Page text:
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5). The Kiawah Island Half Marathon is a race that came recommended to me early in my running days. It was my 4th state for running a half marathon and despite strong winds that day I was finally able to break the sub-2 hour barrier for the first time. The course is pancake flat, as you might imagine, based on the fact it is a barrier island in South Carolina, 25 miles from Charleston, and takes you past golf course communities and beaches. Most of the course goes through a private gated community so while you can’t see the course before the race, you feel like you get an insider’s view of an area you normally wouldn’t be able to see when you’re running on race day.

You can arrange for a variety of accommodations through the race website, ranging from the 5 star luxury hotel, The Sanctuary Hotel to villas and private homes. Of course you can also arrange your own accommodations either through Airbnb or at the Charleston Kiawah Island/Andell Inn. After the race, you can drive the short 45 minutes to Charleston and take in the sights and more importantly the delicious food in this hugely popular city. You can read about my family’s recent stay in Charleston here and here. If you’d rather go further south (about 2 hours), Savannah, Georgia is also a fun city with tons to do and some great restaurants that will satisfy any serious foodie.

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There you have it- my top racecation destinations! Did any of them surprise you? Are you surprised I didn’t mention a place? What are your favorite places for racecations?

Happy running!

Donna

 

 

Covered Bridges Half Marathon, Vermont-9th state

This is part of a series of posts from my quest to run a half marathon in all 50 states. Vermont was my 9th state.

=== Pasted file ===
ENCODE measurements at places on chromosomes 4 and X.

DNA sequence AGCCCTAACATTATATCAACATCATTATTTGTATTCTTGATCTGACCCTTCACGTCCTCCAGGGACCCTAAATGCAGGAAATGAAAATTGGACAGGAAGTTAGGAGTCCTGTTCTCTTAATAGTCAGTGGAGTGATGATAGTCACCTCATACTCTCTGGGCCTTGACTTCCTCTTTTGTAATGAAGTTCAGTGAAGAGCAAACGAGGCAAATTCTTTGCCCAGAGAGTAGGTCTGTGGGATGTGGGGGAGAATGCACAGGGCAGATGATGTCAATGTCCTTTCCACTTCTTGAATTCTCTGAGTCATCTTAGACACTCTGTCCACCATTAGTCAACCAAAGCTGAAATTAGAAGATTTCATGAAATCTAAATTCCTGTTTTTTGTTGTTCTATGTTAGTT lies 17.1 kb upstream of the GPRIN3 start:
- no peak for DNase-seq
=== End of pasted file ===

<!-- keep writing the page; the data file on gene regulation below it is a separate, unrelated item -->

This was my first time to Vermont and I immediately fell in love with the area. Vermont is known as the “Green Mountain State” and I know why. Everywhere I looked was the greenest grass and trees I had ever seen. In June 2007, I ran the 16th Annual Covered Bridges Half-Marathon beginning in Woodstock and ending in Quechee, not really knowing what to expect.

I had debated whether I should sign up for a fall race in Vermont instead of one in June, because I had heard how beautiful the New England states are in the fall with the changing leaf colors. However, as I said in my post about the Naples Daily News Half Marathon, Florida- 8th state, I was planning a vacation to Hawaii later that fall and wanted to test out our daughter with flying shorter distances before we flew all the way to Hawaii. This would be a short flight so it fit the bill. She was a champion traveler this time as well as on the flight to Florida, so I felt like we would have no problems flying to Hawaii.

The race tarted at the ski resort area in Woodstock and continued along country roads before ultimately ending in Quechee. It was hilly and normally I don’t like running a hilly course, but it was so beautiful the hills truly didn’t bother me. We ran past four covered bridges and the Ottauquechee River. The local people running the race and the volunteers were all friendly and helpful as well. The runners I encountered were also extremely friendly and had great senses of humor; several times during the race, I heard someone saying something that made me laugh. I had fun running this race from beginning to end.

I received a short-sleeve technical shirt, pretty plain and on the large side but fine.  It was white with the race logo on it:

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Medals weren’t given out until beginning in 2012 for this race so I didn’t receive one.

I highly recommend anyone looking for a scenic half marathon to run the Covered Bridges Half Marathon. Tip:  this race sells out fast so register as early as possible. They do have options to run for charities, however. If you commit to raising at least $500 plus pay your entry fee, you’re in! When considering lodging, remember this area has some wonderful bed and breakfasts. There are links to several nearby on the race website.

My finish time for the Covered Bridges Half Marathon was 1:59:43.